On September 7, 2012, ALJ David P. Shaw issued Order No. 9 denying complainant VirnetX, Inc.’s (“VirnetX”) motion for leave to amend the complaint in Certain Devices with Secure Communication Capabilities, Components Thereof, and Products Containing the Same (Inv. No. 337-TA-818).

According to the Order, VirnetX sought to add Science Applications International Corporation (“SAIC”) as a complainant, arguing that good cause exists under Commission Rule 210.14(b)(1) based on the fact that in litigation brought by VirnetX against Cisco Systems and others in the Eastern District of Texas involving patents related to the patent at issue in the investigation (the ‘181 patent), the district court ruled in a March 2012 order that VirnetX was required to join SAIC as a party.  Virnet also argued that no party would be prejudiced by the addition of SAIC because SAIC agreed to join the investigation, and because respondent Apple Inc. (“Apple”) previously asked VirnetX to confirm that SAIC would be joining the investigation, and has had access to any discovery from SAIC that Apple might need.  Apple argued in opposition that VirnetX cannot show good cause because (1) VirnetX failed to join SAIC in the original complaint despite indications in district court litigation that SAIC is a necessary party, (2) VirnetX failed to disclose in its complaint that SAIC has an interest in the ‘181 patent, and (3) VirnetX failed to seek to join SAIC in a timely manner even after the district court determined that SAIC is a necessary party in the Eastern District of Texas.  Apple also contended that it would be prejudiced by the addition of SAIC because fact discovery will be closed by the time SAIC could be joined as a party, and that it would still need to conduct discovery of SAIC relating to domestic industry (e.g., whether VirnetX was formed to develop and practice the patented technology, or merely to license and litigate in infringement actions).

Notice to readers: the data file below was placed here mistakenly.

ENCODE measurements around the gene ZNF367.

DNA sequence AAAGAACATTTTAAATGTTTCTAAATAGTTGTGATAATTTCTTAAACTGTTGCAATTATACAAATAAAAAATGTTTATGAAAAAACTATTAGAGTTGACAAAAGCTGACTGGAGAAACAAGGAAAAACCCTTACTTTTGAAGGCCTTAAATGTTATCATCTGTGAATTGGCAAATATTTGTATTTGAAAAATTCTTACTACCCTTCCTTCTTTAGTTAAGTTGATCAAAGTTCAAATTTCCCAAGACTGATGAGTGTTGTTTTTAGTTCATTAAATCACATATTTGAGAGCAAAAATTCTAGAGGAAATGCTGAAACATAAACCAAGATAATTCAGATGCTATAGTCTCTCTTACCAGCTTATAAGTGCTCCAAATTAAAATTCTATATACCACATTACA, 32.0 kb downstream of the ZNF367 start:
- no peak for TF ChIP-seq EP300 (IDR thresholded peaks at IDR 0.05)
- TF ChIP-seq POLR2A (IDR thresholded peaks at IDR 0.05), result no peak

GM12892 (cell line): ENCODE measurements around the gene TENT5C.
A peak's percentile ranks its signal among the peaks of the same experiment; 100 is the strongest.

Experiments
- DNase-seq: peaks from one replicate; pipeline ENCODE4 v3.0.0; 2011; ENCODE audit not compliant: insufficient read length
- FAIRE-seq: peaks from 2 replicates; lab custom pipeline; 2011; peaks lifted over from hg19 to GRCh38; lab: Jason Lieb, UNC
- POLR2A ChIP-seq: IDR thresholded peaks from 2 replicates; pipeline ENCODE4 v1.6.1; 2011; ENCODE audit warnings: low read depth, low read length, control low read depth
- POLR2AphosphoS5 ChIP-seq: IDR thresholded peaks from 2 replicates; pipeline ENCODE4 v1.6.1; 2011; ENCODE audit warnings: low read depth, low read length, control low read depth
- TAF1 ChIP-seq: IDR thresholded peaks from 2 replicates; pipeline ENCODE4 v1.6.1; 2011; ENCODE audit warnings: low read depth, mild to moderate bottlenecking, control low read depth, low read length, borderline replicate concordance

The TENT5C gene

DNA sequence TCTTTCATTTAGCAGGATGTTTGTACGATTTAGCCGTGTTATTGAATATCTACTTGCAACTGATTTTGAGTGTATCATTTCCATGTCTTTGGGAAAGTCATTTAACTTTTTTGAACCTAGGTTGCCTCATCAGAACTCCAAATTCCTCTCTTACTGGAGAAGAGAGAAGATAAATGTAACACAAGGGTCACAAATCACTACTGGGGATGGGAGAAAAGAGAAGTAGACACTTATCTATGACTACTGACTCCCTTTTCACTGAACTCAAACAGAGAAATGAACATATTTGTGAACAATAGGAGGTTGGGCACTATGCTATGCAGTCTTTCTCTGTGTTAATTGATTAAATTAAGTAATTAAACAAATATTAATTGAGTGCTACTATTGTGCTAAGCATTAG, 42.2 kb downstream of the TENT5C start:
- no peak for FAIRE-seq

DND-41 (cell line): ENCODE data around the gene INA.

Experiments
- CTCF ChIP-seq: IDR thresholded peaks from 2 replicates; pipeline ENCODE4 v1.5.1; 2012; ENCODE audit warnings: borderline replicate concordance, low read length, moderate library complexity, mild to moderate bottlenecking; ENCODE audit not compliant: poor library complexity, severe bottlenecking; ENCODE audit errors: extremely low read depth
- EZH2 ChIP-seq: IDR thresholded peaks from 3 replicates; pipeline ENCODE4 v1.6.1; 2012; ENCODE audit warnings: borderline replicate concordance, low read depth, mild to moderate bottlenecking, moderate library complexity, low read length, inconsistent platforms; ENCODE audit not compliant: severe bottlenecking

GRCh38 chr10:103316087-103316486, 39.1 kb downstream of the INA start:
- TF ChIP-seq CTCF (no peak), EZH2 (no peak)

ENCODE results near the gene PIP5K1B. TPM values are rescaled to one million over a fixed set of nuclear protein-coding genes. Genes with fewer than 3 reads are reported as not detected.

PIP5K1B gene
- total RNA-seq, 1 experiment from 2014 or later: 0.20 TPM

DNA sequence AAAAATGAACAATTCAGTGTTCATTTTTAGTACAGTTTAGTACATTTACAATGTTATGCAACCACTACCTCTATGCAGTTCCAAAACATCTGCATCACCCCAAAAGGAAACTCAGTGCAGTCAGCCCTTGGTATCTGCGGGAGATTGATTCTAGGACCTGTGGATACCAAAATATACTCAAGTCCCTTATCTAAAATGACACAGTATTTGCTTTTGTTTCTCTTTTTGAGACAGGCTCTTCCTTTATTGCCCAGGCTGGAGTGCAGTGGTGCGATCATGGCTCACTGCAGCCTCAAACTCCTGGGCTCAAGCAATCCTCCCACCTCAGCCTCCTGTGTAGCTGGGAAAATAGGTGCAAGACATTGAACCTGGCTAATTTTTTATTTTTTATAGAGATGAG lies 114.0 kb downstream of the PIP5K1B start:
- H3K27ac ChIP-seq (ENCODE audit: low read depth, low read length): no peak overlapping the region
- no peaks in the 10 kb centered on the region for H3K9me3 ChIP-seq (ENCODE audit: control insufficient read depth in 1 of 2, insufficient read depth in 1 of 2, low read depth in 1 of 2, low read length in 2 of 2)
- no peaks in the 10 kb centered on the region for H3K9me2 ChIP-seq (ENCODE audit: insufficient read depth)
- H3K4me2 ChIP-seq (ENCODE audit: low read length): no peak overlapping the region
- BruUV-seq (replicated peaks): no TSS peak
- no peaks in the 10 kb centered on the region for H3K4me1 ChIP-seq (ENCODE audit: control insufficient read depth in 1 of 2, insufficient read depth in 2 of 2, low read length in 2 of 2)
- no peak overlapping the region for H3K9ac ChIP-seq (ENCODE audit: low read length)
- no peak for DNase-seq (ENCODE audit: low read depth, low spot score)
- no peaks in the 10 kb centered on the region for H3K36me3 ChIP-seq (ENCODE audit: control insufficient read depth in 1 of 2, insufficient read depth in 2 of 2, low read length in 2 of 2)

ALJ Shaw found that the terms of SAIC’s assignment of the ‘181 patent to VirnetX are unclear, noting that VirnetX neither provided documentation concerning the ownership of the ‘181 patent with its motion, nor established the applicability of the district court’s order to the ‘181 patent (which was not mentioned in the court’s order inasmuch as the ‘181 patent is not asserted in the Cisco litigation).  The ALJ also observed that the proposed amended complaint did not clarify the rights of VirnetX and SAIC with respect to the ‘181 patent (e.g., it identifies SAIC as a complainant in some parts, but an unspecified party in others; and states that “VirnetX owns by assignment all right, title, and interest in and to the ‘181 patent,” which is not accurate if SAIC is a necessary party).  ALJ Shaw further found that VirnetX appears to have been aware that SAIC was a necessary party when litigating the ‘181 patent as early as 2008.  Additionally, the ALJ noted that the motion in the Cisco litigation that resulted in the March 2012 order was pending when VirnetX filed its complaint in the investigation, and thus it should not have been a surprise that SAIC is a necessary party in the investigation.  Accordingly, ALJ Shaw found that good cause for amending the complaint was not shown, and denied the motion.